The complement to increasing the quantity of public education will be increasing its quality. An important aim in itself, better quality would also boost equity in education. It would narrow the gap between public and private education, reducing the differences in the skills acquired by the disadvantaged and the middle sectors with respect to the affluent. It should also reduce the drop-out rate and increase demand for education, given the greater returns that would be expected to flow from a given investment of time. Middle-sector parents, able to support their children yet with much scope to increase education, might be well placed to respond to such measures, especially at the secondary level.

How to increase quality? Although there is no unique path or instrument to achieve this goal, schools and teachers are going to be at the heart of any meaningful reform. Better administration of schools, meaning greater flexibility combined with more accountability and a modern system of evaluation and incentives for school administrators can improve the return on current expenditures. Countries need to think about effective incentive structures for teachers, while also upgrading the skills and qualifications of the teaching base. Experiences in OECD countries provide a useful guide to what has proved effective – and ineffective (OECD, 2009b).

Better social mix within schools

Social policies should seek to reduce inequalities in access to high-quality education. Within the public system, instruments should aim to limit selection to prevent schools picking only students from similar socio-economic backgrounds.47 Reserving slots for children from outside a school’s catchment area and allowing parents to choose public schools in other neighbourhoods would foster greater social diversity. Housing and urban planning policies have a role to play in this too. As academic selection – highly correlated to socio-economic background – is often the solution in the case of over-subscribed schools, some combination of residence criteria and lotteries have been used in several OECD countries to avoid a deterioration in equity.48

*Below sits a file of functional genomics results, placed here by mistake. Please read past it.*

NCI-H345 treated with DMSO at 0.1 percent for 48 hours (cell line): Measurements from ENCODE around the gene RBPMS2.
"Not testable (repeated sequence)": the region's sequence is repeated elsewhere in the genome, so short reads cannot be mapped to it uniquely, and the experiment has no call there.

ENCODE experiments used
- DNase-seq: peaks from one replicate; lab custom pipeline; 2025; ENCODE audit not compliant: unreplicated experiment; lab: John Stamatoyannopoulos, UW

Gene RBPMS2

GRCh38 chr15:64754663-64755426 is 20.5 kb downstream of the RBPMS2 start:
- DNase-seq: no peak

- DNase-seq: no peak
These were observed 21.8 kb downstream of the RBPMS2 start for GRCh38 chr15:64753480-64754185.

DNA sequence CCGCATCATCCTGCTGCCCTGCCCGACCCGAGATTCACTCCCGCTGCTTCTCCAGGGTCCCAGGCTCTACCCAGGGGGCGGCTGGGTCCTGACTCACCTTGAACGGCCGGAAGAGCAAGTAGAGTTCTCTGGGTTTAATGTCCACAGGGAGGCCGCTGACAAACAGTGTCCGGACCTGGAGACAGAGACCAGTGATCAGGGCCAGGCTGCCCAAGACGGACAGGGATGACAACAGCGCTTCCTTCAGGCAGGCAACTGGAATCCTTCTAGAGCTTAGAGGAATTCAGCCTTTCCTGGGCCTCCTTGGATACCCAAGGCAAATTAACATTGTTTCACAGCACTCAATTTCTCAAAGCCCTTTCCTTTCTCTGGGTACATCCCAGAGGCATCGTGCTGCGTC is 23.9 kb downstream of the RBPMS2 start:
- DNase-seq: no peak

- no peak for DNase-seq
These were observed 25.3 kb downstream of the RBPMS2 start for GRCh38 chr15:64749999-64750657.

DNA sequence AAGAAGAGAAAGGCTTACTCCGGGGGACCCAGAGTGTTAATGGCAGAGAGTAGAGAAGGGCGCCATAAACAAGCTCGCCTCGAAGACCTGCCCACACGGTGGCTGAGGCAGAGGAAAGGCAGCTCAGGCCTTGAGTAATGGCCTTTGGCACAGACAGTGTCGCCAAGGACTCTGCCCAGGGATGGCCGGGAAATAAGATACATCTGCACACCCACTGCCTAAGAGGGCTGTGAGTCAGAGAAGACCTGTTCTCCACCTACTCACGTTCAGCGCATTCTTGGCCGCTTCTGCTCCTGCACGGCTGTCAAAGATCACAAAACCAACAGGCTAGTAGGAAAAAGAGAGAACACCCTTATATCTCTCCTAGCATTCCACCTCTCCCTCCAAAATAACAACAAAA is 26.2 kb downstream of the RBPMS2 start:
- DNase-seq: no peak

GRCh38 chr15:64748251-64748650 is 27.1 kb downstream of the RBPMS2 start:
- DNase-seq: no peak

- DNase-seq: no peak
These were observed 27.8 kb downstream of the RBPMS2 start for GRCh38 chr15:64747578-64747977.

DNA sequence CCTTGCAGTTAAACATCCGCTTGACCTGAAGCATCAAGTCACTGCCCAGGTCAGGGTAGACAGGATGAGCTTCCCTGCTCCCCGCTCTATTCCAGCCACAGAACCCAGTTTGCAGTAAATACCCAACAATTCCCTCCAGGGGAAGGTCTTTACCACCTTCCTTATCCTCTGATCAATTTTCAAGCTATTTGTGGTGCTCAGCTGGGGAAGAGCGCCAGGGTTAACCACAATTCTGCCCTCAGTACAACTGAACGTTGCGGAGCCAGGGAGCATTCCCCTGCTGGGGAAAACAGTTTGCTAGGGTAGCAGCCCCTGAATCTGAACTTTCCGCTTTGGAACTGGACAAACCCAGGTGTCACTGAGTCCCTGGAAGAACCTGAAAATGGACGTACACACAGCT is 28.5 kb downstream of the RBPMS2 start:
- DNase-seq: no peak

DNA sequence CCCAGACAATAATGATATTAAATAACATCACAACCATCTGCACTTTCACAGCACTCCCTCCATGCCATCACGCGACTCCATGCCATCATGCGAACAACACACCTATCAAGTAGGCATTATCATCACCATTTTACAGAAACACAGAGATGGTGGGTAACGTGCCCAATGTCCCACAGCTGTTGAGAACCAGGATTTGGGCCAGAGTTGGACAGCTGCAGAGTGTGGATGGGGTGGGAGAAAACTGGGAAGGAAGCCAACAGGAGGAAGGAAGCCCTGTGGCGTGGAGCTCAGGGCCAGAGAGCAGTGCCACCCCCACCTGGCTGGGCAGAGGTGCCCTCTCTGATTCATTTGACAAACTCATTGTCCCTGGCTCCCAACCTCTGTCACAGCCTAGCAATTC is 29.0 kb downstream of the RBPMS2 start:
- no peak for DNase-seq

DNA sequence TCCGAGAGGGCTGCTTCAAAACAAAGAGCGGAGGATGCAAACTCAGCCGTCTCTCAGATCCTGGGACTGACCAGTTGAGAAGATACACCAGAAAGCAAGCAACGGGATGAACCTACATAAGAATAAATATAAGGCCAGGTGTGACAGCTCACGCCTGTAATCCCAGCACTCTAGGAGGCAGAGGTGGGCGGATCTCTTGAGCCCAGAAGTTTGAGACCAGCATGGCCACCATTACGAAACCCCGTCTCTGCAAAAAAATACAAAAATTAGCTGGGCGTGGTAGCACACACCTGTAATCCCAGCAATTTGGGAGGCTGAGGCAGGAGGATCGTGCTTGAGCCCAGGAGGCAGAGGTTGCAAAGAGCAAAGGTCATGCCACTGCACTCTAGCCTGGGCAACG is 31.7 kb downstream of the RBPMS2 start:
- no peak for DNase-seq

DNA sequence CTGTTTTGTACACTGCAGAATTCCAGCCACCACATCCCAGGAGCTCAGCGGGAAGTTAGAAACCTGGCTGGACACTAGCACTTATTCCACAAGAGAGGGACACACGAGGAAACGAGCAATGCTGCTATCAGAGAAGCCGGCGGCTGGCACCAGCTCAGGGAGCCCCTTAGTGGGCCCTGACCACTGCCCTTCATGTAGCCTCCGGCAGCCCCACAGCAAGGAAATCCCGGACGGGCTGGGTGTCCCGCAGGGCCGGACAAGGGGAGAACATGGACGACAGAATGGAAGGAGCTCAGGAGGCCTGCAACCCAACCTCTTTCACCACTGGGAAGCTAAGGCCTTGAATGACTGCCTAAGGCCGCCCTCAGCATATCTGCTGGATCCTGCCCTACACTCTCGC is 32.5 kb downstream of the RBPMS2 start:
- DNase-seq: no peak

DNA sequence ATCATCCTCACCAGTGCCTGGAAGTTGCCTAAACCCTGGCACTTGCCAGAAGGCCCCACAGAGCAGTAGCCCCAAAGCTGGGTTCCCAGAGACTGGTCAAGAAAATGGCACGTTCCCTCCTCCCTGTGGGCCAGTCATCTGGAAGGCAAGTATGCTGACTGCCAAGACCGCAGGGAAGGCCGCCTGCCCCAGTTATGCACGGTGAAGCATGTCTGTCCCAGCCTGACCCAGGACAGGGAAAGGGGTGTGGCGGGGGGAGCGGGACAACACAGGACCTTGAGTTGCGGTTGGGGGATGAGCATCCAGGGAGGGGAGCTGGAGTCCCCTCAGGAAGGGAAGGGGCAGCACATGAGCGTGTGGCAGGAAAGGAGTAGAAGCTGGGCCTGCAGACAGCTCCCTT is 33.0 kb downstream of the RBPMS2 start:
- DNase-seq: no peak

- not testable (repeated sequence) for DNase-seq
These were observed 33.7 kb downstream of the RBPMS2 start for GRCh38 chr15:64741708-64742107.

Given the importance of private provision of educational services in the region, policies aimed only at public schools may not be enough – though combined with an increase in the quality of public education they would help reduce the current gap. However, programmes that promote a better social mix, such as vouchers and school choice or affirmative action, are likely to be ineffective if students and their families do not identify themselves with the objectives of the school and their peers.49

Financing tertiary education

Grants and student loans are an important tool in boosting middle-sector access to tertiary education. Evidence for OECD countries shows that the probability of students from less favourable family backgrounds completing tertiary studies is higher in countries that provide universal funding, available in principle to all students.

Redistributive policies and income support

Finally, many of the policies discussed in Chapter 2 will prove complementary to those discussed here. Better access to unemployment insurance, health services and social protection would allow disadvantaged and middle-sector families to withstand the kind of liquidity shocks that currently often require teenagers to postpone or abandon their studies in order to provide supplementary income for the household.